John Michael Montgomery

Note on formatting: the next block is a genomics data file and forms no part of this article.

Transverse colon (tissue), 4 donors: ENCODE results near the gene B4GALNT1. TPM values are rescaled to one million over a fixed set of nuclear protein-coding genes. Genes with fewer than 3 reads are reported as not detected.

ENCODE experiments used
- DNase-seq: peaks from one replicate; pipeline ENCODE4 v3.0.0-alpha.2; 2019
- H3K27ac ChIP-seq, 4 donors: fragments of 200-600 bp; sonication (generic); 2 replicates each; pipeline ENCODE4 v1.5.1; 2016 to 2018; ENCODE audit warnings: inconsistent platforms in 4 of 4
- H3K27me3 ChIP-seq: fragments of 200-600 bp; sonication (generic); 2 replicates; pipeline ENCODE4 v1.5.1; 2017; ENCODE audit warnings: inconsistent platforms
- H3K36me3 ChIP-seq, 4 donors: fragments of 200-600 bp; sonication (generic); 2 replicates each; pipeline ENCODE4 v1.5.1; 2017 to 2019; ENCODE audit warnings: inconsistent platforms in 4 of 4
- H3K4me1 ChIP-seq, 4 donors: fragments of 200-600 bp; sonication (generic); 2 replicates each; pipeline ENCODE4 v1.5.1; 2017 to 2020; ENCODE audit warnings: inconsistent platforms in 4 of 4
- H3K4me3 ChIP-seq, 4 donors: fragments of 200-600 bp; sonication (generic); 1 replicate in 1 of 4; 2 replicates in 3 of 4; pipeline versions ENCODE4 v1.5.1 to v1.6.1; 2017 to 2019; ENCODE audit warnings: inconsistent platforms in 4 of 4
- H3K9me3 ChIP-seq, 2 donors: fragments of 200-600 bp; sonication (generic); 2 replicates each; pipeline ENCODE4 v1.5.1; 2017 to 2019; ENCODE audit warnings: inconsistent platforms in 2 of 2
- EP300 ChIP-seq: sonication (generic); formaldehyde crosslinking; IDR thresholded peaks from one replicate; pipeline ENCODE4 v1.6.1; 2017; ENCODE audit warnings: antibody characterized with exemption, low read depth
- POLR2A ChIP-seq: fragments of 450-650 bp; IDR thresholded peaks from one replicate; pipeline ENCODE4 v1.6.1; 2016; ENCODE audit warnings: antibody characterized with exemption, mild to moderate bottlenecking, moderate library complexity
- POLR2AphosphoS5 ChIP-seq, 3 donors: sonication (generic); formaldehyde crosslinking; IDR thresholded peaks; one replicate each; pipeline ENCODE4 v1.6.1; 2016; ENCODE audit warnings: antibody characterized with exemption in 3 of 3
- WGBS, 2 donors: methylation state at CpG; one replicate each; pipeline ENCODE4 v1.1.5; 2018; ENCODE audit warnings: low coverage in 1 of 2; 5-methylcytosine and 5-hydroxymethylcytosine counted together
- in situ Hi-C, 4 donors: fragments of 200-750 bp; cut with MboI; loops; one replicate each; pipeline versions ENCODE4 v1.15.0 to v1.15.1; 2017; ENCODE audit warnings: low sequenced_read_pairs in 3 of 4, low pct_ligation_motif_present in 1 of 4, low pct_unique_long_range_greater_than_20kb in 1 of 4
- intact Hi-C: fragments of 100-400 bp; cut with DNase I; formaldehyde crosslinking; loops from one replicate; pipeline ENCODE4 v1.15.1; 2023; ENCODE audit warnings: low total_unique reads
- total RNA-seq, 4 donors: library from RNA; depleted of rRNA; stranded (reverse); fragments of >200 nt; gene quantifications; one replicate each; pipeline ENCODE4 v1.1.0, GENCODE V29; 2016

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Perhaps it's a sign that time is creeping along, but after ten years of success, John Michael Montgomery dilutes some of his lovable rascal persona with a more mature perspective on Pictures. The titles hint at his broadening focus: "Love and Alcohol," with its good-time beat and shouts of "Hey, bartender," admits right up front that the women get better looking with each new round. But on the title track, Montgomery offers grandkids yet to come and wedding pictures that are far from yellowed as measures of a life well spent, and on "I Wanna Be There" he similarly anticipates a future of idyllic fatherhood with his young daughter. He presents all of this with his reassuring baritone croon, backed by an idiomatically correct assembly of Nashville studio all-stars. If there's any distressing detail here, it's the formulaic writing. Each song, whether sentimental or mischievous in its intent, projects a one-dimensional image of a life concerned with nothing weightier than drinkin', dancin', drivin', or looking back on those wild days, or forward to a time when other things matter more. Attempts to push past these limits seem a little awkward; nobody who talks like the folks in these songs would say, as Montgomery does in "It Goes Like This," that some little hottie over there has a "thunderstorm of love" inside of her. On the other hand, these concerns are real to lots of people, and if they need a singer to articulate them in song, then Pictures serves that purpose.

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